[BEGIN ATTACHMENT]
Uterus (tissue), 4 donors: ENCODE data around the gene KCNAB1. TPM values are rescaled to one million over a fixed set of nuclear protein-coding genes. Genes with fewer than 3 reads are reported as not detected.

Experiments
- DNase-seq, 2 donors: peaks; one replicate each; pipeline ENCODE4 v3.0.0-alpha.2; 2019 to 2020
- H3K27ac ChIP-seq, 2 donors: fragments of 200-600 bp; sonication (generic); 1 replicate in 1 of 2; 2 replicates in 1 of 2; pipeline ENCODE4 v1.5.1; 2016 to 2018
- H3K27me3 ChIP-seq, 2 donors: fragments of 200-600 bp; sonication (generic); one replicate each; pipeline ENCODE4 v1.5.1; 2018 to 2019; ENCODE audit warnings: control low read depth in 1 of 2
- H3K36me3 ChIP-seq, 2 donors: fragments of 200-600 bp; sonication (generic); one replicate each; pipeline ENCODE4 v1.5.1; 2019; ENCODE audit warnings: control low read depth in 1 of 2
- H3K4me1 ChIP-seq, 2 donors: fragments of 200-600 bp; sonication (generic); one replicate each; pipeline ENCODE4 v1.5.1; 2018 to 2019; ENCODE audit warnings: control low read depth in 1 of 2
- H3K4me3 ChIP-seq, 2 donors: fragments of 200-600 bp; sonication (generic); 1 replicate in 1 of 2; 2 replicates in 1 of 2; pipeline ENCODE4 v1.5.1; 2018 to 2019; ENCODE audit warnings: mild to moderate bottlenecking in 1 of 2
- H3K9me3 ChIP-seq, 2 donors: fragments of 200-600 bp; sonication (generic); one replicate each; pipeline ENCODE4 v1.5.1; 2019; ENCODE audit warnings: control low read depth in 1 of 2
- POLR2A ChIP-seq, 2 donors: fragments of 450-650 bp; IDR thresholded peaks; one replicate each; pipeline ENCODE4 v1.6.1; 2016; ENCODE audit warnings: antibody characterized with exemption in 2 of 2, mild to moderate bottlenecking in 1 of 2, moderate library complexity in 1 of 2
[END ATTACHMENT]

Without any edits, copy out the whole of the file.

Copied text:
Uterus (tissue), 4 donors: ENCODE data around the gene KCNAB1. TPM values are rescaled to one million over a fixed set of nuclear protein-coding genes. Genes with fewer than 3 reads are reported as not detected.

Experiments
- DNase-seq, 2 donors: peaks; one replicate each; pipeline ENCODE4 v3.0.0-alpha.2; 2019 to 2020
- H3K27ac ChIP-seq, 2 donors: fragments of 200-600 bp; sonication (generic); 1 replicate in 1 of 2; 2 replicates in 1 of 2; pipeline ENCODE4 v1.5.1; 2016 to 2018
- H3K27me3 ChIP-seq, 2 donors: fragments of 200-600 bp; sonication (generic); one replicate each; pipeline ENCODE4 v1.5.1; 2018 to 2019; ENCODE audit warnings: control low read depth in 1 of 2
- H3K36me3 ChIP-seq, 2 donors: fragments of 200-600 bp; sonication (generic); one replicate each; pipeline ENCODE4 v1.5.1; 2019; ENCODE audit warnings: control low read depth in 1 of 2
- H3K4me1 ChIP-seq, 2 donors: fragments of 200-600 bp; sonication (generic); one replicate each; pipeline ENCODE4 v1.5.1; 2018 to 2019; ENCODE audit warnings: control low read depth in 1 of 2
- H3K4me3 ChIP-seq, 2 donors: fragments of 200-600 bp; sonication (generic); 1 replicate in 1 of 2; 2 replicates in 1 of 2; pipeline ENCODE4 v1.5.1; 2018 to 2019; ENCODE audit warnings: mild to moderate bottlenecking in 1 of 2
- H3K9me3 ChIP-seq, 2 donors: fragments of 200-600 bp; sonication (generic); one replicate each; pipeline ENCODE4 v1.5.1; 2019; ENCODE audit warnings: control low read depth in 1 of 2
- POLR2A ChIP-seq, 2 donors: fragments of 450-650 bp; IDR thresholded peaks; one replicate each; pipeline ENCODE4 v1.6.1; 2016; ENCODE audit warnings: antibody characterized with exemption in 2 of 2, mild to moderate bottlenecking in 1 of 2, moderate library complexity in 1 of 2